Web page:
QNX has supported more than 4GB of physical memory for several versions, but I was referring to process address space. As long as QNX is 32bit, you will only have 4GB of process address space.

When in vm386 mode there is no ES…

I am referring to the fact that registers and transfers are 64bits, when you are able to compile your app for 64bit.

Well, if pointers are bigger then code is going to be bigger; since compilers either have to:

a) use larger instructions (i.e. those with integral addressing).
b) generate more instructions (i.e. multiple instructions without integral addressing).

In either case the code will be bigger, and given a cache of equal size (I see no reason why the 32bit mode of the processor wouldn’t use all the cache memory) the 32bit code will have better cache locality (and thus run faster).

I think it actually works out that the code is about 20% larger on x86; which, (intuitively) would lead me to believe that for the same cache size it would experience about a 20% lower cache hit rate than 32bit code.

Uh oh, I’ve been wikipedia’d :slight_smile:

That actually sounds reasonable. Since most business applications are data intensive, the wins on data copies, outweigh the losses in cache locality, and you get a net gain. I can certainly believe though, that there are applications (hard real-time apps come to mind) that don’t move a lot of data, but do run a lot of instructions, that would be slower on 64bit.

Slightly off-topic: Last night, less than 45 seconds after CNN called John McCain the winner in Florida, I checked the wikipedia entry for John McCain and there was an entry that said:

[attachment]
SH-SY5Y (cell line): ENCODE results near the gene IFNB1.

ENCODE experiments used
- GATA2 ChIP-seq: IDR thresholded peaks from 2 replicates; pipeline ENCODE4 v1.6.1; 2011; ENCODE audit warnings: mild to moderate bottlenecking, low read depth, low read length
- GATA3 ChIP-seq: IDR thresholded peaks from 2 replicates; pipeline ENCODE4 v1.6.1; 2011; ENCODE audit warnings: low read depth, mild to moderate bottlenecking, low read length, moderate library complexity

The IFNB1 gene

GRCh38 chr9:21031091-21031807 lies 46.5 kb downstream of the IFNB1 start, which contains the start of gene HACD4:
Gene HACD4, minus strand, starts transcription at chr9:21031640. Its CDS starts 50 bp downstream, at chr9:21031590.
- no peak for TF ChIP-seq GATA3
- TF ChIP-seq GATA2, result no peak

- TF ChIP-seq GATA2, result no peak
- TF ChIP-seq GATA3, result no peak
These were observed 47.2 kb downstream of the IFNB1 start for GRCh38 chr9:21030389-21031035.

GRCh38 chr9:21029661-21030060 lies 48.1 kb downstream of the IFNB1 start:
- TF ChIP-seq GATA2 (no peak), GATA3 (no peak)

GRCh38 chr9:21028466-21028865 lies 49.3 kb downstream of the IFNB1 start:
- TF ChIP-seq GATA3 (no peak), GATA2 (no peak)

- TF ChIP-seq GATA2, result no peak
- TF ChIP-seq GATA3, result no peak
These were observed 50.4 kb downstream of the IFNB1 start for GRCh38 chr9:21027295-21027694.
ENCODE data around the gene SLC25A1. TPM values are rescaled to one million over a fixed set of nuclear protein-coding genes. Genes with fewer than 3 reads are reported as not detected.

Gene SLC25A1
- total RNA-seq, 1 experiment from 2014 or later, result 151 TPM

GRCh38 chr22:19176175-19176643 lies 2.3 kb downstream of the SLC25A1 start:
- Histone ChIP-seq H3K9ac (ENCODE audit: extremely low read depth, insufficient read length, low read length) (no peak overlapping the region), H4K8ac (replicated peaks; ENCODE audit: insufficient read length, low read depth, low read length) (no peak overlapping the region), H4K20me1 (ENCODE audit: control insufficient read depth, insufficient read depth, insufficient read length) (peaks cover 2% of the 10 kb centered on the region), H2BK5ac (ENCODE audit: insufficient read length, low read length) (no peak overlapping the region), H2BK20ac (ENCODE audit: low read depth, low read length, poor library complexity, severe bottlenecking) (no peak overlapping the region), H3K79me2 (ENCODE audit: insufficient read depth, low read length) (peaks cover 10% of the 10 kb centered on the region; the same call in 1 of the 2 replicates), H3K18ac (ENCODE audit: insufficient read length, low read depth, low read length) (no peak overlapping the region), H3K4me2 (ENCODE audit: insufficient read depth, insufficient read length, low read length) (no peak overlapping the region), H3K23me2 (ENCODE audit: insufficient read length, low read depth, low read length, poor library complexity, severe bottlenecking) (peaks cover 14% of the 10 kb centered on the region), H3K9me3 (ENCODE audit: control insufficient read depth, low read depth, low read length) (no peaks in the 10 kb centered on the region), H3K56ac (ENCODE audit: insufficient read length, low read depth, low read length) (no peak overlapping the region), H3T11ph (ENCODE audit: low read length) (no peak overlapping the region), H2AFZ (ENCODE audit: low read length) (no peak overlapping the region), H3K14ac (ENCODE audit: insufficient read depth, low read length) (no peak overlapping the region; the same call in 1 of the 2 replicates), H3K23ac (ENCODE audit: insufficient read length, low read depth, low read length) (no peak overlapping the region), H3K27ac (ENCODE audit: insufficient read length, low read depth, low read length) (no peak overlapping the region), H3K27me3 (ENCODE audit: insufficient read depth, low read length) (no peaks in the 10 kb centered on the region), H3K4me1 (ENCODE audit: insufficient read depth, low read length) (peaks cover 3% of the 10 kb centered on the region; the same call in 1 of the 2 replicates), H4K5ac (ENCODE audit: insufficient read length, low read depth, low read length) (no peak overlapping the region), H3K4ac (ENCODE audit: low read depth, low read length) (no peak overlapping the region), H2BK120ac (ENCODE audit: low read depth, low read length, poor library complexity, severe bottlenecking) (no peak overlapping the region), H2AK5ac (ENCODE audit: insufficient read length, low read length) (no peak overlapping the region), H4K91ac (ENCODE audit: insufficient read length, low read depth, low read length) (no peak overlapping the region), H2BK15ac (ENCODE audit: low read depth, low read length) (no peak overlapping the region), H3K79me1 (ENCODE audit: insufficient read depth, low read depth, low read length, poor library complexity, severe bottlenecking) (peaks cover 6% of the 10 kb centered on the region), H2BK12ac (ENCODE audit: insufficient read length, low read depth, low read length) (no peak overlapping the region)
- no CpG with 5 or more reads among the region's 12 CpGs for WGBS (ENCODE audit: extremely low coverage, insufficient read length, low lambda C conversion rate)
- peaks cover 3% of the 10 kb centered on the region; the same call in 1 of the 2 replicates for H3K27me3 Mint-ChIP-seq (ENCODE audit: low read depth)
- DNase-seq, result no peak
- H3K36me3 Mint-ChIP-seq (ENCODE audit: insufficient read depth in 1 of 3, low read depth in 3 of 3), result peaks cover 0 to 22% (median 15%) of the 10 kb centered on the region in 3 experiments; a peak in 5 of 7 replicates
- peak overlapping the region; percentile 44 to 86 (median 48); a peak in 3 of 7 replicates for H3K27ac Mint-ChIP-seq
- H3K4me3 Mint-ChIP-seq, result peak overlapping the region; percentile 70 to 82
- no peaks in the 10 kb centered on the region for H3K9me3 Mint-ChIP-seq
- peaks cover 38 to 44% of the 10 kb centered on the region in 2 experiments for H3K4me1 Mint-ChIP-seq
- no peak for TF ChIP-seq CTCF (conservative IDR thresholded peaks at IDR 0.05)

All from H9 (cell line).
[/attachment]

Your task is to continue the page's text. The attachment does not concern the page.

“On Jan29th, 2008 John McCain won the Florida GOP primary”

What they lack in editing, they certainly do make up for in currency…

Does the x86 64bit instruction set contribute to the speed increase? or the QNX kernel doesn’t use these 64bit instruction set at all?

I was talking about Windows 64bit or Linux 64 bits. Under QNX whether the process (x86 familly) has 64bit or not makes no difference since it is not used , nor can it be.

Hmm, very confusing. vm386 mode? I recall there was a mode in 386’s and above that created an isolated 8086 processor environment, a place where Windows placed its “Dos Box”. I don’t think QNX runs in there.

I think you are right about 4GB process address space, in that QNX uses a memory model that requires all segment registers to point to the same blocks of memory to work correctly. Shared libraries are beamed in using paged blocks. But that does not mean that the ES register goes away. Pointing it somewhere else, even if you could, might break other things. Overlaying CS and DS does have some advantages, and the unlikelyhood of a single processes needing more than 4Gig is remote enough to fully justify it, but there’s no technical reason why the model couldn’t be enhanced to allow access to a 2nd data segment register. Some coordination with the compiler might be necessary, and you might not want the method of access to be purely portable. This was true under QNX 2 (about a million years ago if I recall properly) where data and code spaces were separate and each limited to 64K, but an enhancement to the compiler used -} instead of → to allow pointers to offset against the ES register, allowing unlimited additional 64K segments. This was how it was done until the CI large model compiler came along.

Mitch, vm386 is the flat memory model where there are no segments (i.e. all segment registers point to the same place). It first showed up on the 386, but QNX didn’t use it for quite a while…

Your comments do help, so thank you. Clearly the ES register does not go away. A user process might have no other valid place to point it, but that doesn’t prevent the OS from giving it one. That QNX does not support this, I accept.